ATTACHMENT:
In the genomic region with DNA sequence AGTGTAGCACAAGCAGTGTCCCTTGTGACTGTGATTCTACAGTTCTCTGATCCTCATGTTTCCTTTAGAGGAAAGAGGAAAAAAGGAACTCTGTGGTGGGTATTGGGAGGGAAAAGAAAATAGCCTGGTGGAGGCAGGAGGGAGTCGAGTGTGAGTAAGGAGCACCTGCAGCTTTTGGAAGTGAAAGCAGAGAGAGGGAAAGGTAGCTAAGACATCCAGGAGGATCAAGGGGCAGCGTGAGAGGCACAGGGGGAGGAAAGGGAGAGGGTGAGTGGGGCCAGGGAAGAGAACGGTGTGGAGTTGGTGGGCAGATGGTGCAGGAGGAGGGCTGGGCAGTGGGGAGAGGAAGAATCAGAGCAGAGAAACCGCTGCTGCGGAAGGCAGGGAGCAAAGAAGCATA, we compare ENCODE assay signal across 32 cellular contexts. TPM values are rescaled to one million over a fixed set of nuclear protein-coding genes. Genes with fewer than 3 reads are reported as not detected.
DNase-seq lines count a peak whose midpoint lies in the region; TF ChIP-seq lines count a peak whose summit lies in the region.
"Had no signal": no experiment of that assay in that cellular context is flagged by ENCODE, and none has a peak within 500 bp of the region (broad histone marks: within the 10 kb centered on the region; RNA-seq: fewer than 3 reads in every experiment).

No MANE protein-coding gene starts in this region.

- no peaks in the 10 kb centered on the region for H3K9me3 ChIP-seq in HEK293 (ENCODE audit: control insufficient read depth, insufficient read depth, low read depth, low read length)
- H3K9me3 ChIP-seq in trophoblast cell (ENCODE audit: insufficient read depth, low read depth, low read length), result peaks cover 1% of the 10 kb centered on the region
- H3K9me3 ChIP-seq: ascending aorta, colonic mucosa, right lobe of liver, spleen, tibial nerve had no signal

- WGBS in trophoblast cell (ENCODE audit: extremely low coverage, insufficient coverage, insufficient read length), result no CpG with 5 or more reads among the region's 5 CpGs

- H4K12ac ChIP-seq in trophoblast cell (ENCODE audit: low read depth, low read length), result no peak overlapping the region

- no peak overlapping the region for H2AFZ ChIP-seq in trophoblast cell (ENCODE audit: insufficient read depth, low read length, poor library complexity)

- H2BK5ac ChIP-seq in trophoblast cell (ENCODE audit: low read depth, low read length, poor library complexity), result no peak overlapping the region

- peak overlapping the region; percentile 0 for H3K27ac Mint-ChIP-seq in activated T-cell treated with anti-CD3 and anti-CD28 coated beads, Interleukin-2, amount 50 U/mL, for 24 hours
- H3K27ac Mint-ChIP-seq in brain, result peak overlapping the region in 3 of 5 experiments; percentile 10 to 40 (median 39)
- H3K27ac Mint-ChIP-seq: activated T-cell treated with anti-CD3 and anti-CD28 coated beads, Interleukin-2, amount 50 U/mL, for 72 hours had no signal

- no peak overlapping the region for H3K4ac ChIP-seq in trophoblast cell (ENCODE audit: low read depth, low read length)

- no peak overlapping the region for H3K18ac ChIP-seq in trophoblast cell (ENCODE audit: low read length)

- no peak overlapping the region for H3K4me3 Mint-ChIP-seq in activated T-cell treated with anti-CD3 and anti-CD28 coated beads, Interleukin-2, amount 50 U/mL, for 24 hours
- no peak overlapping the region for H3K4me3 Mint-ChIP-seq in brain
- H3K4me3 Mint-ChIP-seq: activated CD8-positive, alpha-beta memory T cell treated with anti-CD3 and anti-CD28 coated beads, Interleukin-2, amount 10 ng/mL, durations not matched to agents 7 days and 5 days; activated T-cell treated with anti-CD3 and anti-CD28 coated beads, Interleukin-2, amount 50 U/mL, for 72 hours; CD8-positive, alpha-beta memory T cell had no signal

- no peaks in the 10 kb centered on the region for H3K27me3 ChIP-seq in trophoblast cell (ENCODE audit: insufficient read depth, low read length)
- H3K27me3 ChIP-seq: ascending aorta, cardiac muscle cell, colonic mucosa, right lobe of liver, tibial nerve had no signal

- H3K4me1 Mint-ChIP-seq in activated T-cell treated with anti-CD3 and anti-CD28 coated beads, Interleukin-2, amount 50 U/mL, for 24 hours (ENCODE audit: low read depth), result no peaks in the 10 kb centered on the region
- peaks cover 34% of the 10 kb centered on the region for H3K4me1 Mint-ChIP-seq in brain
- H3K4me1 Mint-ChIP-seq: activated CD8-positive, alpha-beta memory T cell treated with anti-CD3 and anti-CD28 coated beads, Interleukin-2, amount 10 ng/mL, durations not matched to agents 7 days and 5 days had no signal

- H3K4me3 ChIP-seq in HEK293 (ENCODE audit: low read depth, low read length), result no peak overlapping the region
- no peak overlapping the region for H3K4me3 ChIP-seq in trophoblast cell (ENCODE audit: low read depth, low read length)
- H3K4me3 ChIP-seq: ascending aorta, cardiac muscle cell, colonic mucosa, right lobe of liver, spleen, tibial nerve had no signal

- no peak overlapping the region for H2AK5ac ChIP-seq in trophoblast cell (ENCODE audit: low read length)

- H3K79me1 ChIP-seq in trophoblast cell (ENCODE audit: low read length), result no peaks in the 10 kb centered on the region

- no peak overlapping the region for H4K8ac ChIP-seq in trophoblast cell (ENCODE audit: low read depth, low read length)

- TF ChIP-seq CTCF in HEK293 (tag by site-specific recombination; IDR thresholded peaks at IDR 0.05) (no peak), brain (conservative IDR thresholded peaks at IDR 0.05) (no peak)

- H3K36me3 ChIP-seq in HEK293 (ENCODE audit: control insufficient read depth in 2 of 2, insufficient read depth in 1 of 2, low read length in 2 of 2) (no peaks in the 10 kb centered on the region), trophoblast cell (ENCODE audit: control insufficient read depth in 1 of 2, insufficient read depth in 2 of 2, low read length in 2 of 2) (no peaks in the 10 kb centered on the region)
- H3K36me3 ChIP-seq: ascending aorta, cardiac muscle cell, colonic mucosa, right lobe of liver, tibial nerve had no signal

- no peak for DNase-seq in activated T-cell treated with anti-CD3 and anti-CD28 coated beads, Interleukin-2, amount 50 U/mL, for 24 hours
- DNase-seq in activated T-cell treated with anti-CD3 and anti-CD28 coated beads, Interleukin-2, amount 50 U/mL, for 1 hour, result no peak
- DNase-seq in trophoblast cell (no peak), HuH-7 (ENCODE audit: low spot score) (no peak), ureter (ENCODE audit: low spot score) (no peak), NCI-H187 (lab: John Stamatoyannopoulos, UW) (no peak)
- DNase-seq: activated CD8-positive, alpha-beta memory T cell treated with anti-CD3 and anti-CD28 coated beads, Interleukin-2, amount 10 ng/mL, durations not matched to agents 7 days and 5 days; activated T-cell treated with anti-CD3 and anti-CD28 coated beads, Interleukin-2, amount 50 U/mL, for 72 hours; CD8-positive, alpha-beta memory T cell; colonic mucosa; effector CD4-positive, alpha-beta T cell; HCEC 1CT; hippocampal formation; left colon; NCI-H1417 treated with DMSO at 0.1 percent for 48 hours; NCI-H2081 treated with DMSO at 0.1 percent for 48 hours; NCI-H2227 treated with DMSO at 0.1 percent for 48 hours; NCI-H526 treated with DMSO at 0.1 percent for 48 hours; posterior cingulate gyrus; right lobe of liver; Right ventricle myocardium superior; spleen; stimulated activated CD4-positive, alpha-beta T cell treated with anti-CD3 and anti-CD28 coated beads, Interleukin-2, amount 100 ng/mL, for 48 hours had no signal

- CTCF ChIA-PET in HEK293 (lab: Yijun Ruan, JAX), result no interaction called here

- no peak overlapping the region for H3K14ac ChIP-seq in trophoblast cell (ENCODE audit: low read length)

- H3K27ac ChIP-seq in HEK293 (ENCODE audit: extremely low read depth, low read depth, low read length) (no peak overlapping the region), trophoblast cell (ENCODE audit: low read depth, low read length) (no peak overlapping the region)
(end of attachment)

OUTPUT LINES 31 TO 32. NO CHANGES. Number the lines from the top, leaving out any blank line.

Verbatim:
- TF ChIP-seq CTCF in HEK293 (tag by site-specific recombination; IDR thresholded peaks at IDR 0.05) (no peak), brain (conservative IDR thresholded peaks at IDR 0.05) (no peak)

- H3K36me3 ChIP-seq in HEK293 (ENCODE audit: control insufficient read depth in 2 of 2, insufficient read depth in 1 of 2, low read length in 2 of 2) (no peaks in the 10 kb centered on the region), trophoblast cell (ENCODE audit: control insufficient read depth in 1 of 2, insufficient read depth in 2 of 2, low read length in 2 of 2) (no peaks in the 10 kb centered on the region)